My last three posts have been about learning PHP, so this month I thought I’d continue on a smaller scale. Given the current situation and the lack of decisions we have about our lives, I thought about the ‘switch’ statement that can be used as a cleaner way of implementing branching when you have many choices.
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All example ‘code’ presented is written by myself, please feel free to copy for educational purposes only.
If it does not work
If something goes wrong, then you need to look in the error log file. On the Pi, this will be located in the ‘/var/log/apache2’ folder as ‘error.log’ and you can use the command ‘tail’ to see the most recent events as the file is appended to. In other systems, hunt around for ‘error.log’.
Making a decision
Perhaps the most key thing about a modern logical computer is its ability to make decisions based on data. Those decisions are logical and reduce down from the complex to a simple ‘yes’ or ‘no’. From my understanding this has its roots with Alan Turing and is proof “On Computable Numbers, with an Application to the Entscheidungsproblem.” (en.wikipedia.org/wiki/Turing%27s_proof), which whilst I understand computer architecture and software engineering, the mathematics is beyond me.
So what if we want a computer to do something in response to an input, where that input comes from the user with the options: ‘Stay’, ‘Go’ and ‘Make a cuppa’. Where only one is picked then we can use a ‘switch’ statement (www.php.net/manual/en/control-structures.switch.php). We could also use an ‘if’ statement (www.php.net/manual/en/control-structures.if.php), but that can begin to look messy as we will see later.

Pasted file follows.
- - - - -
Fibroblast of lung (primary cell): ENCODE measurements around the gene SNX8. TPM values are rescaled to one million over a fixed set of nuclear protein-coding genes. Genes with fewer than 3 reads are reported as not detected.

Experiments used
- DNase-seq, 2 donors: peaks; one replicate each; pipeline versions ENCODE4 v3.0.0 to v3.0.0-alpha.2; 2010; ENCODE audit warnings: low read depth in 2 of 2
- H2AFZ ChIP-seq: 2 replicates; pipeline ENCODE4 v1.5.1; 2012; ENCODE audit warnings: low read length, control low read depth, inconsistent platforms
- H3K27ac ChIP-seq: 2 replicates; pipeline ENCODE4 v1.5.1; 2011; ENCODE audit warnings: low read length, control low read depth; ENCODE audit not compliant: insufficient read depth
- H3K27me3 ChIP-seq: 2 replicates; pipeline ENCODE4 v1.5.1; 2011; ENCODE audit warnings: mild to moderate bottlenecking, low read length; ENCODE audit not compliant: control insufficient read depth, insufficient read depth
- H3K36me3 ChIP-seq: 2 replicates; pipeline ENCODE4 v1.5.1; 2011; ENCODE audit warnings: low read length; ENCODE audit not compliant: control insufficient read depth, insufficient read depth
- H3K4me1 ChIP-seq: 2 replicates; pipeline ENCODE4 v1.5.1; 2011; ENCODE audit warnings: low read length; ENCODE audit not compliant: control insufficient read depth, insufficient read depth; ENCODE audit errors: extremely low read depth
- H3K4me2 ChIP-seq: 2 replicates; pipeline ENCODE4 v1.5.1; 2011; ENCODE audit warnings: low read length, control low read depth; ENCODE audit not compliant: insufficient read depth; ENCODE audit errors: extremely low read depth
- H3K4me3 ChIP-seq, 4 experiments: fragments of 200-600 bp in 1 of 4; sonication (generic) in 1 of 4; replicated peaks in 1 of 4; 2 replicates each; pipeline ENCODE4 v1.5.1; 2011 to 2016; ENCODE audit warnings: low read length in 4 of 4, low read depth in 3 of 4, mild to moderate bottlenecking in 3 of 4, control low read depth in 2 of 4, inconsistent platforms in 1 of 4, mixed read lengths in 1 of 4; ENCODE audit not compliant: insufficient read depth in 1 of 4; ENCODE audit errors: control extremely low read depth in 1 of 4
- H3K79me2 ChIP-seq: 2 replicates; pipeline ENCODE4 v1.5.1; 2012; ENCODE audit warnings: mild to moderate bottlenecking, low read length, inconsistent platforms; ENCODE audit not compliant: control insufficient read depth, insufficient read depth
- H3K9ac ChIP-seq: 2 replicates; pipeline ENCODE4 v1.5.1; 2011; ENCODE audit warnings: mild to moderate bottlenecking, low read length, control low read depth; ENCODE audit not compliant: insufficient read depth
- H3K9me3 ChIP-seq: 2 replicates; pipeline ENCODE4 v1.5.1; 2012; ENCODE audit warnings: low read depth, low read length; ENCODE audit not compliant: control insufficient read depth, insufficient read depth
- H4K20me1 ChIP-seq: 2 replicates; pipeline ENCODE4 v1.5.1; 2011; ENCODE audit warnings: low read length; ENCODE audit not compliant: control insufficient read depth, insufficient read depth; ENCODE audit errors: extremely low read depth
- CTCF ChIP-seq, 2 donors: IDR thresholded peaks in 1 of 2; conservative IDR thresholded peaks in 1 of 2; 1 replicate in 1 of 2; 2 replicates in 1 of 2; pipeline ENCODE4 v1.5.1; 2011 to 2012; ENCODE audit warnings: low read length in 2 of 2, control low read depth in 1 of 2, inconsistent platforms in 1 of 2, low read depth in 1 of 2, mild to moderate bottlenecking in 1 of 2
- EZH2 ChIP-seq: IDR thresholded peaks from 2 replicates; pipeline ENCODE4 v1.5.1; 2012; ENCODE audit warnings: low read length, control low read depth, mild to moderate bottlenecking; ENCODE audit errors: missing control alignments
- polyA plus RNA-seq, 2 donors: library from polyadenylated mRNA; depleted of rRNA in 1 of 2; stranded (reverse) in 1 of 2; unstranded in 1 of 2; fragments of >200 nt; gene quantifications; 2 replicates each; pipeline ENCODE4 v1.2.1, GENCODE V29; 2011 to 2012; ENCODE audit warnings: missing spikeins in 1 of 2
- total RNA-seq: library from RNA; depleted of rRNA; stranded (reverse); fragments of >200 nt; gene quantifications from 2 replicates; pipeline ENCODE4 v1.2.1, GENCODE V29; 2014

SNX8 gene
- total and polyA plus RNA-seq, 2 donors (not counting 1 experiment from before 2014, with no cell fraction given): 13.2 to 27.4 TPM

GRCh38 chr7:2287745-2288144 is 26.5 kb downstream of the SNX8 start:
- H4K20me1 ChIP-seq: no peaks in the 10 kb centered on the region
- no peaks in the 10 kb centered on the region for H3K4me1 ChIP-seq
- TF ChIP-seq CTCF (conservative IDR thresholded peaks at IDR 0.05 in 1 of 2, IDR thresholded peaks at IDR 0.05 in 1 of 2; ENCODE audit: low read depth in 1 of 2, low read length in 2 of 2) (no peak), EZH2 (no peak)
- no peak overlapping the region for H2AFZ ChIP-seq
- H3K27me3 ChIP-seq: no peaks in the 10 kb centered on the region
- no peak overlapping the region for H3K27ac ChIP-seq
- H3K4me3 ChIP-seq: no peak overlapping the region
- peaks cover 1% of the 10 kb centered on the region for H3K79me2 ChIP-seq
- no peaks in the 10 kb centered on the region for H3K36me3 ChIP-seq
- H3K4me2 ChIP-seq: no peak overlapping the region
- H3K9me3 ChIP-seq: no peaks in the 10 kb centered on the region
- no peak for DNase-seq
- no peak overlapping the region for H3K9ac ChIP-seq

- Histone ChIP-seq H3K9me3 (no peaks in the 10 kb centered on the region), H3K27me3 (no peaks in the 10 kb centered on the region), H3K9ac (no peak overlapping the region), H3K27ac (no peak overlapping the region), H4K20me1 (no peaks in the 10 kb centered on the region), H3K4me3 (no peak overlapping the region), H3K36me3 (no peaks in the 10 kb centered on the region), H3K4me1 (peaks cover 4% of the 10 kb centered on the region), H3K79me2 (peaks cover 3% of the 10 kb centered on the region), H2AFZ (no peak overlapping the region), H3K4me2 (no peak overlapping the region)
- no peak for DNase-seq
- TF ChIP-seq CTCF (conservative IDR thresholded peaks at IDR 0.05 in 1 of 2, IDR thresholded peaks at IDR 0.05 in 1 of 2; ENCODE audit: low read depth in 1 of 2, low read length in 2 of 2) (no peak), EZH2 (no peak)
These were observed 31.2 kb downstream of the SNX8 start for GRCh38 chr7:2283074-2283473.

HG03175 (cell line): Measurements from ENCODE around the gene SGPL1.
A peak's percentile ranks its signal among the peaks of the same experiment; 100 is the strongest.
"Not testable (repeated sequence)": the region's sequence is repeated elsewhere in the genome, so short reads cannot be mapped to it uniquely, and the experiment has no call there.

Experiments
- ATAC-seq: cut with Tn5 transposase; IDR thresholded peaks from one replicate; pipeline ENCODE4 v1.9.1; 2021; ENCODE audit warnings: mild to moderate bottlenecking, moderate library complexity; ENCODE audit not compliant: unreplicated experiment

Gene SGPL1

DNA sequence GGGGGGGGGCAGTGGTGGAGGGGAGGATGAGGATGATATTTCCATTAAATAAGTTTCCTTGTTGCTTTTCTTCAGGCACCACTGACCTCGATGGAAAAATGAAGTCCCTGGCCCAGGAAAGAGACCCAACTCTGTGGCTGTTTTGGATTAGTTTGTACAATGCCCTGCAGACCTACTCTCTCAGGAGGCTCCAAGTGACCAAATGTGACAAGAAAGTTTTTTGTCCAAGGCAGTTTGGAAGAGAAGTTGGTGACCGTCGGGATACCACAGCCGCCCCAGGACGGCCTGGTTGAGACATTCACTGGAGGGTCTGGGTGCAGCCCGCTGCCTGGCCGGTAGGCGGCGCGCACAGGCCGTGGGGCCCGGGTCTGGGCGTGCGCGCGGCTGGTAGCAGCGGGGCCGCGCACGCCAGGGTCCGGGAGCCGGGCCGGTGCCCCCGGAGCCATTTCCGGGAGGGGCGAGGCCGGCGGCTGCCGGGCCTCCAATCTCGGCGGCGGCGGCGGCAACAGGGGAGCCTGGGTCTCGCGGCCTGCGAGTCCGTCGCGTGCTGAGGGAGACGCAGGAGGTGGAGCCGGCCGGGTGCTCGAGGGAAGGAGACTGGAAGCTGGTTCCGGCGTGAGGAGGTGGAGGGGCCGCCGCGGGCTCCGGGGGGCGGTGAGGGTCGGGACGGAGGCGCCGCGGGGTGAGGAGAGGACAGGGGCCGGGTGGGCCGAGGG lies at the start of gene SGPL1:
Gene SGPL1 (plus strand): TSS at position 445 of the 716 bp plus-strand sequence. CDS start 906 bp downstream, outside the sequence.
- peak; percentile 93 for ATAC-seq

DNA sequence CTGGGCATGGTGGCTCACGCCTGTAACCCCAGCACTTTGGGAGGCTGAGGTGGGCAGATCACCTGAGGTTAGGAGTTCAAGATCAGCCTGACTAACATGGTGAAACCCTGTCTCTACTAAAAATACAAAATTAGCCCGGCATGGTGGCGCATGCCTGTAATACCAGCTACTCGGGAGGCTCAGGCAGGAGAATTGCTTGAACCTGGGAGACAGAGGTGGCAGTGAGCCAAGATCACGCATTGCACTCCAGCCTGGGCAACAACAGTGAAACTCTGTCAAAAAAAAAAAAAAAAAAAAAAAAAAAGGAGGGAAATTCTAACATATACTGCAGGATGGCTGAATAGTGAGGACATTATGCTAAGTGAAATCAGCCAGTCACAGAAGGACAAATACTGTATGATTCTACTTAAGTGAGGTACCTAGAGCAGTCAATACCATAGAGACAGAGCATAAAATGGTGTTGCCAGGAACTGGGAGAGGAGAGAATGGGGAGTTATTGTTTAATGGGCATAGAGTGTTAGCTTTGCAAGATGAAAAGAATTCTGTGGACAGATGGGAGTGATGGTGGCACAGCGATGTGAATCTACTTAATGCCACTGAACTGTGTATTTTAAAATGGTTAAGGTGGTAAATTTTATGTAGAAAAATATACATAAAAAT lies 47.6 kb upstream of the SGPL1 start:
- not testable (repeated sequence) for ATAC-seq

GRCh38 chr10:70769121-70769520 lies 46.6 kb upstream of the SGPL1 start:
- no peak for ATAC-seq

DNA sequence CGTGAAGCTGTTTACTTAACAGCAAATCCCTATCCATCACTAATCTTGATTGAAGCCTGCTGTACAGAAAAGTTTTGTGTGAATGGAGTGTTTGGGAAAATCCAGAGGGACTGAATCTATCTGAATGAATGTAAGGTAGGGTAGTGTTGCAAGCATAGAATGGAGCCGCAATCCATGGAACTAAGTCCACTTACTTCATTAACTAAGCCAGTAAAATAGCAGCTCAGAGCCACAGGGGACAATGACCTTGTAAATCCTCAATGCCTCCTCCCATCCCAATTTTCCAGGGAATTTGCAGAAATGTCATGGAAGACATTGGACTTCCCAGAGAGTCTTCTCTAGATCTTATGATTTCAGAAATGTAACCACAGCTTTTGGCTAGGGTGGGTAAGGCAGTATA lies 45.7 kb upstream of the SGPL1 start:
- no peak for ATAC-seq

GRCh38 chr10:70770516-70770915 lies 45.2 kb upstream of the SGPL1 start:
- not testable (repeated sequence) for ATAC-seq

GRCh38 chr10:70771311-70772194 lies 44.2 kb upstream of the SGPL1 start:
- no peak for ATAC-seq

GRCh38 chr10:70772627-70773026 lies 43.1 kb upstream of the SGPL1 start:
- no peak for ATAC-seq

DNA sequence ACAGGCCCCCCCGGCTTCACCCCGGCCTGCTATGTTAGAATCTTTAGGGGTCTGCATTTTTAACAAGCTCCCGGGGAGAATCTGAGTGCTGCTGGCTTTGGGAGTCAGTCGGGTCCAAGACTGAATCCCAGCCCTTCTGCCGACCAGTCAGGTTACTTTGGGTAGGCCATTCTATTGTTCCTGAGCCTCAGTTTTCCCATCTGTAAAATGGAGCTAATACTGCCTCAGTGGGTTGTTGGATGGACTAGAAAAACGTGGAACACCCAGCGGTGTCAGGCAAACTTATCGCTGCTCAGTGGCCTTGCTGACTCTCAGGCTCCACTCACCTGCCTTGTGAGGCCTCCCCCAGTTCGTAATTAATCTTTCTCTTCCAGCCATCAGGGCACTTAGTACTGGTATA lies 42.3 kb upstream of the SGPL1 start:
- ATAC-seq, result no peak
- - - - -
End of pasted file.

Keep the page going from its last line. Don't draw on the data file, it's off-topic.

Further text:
Please note: Only run this on a local server with no access from the outside world as there is no validation undertaken on the input, this is a ‘security’ risk.
Firstly the ‘switch’ version:
which when run on the web server gives:
You can see that the statement is good at comparing values of the same thing, now if we look at the ‘if’ statement version:
you can see that it is functionally the same, however it could be considered less readable. But if you’re not looking at the same thing, then it is more flexible.
The basic language constructs such as ‘if’ and ‘switch’ are fundamental in automating the decision making process when turning tasks from a human to a computer driven one and form the basis of software.
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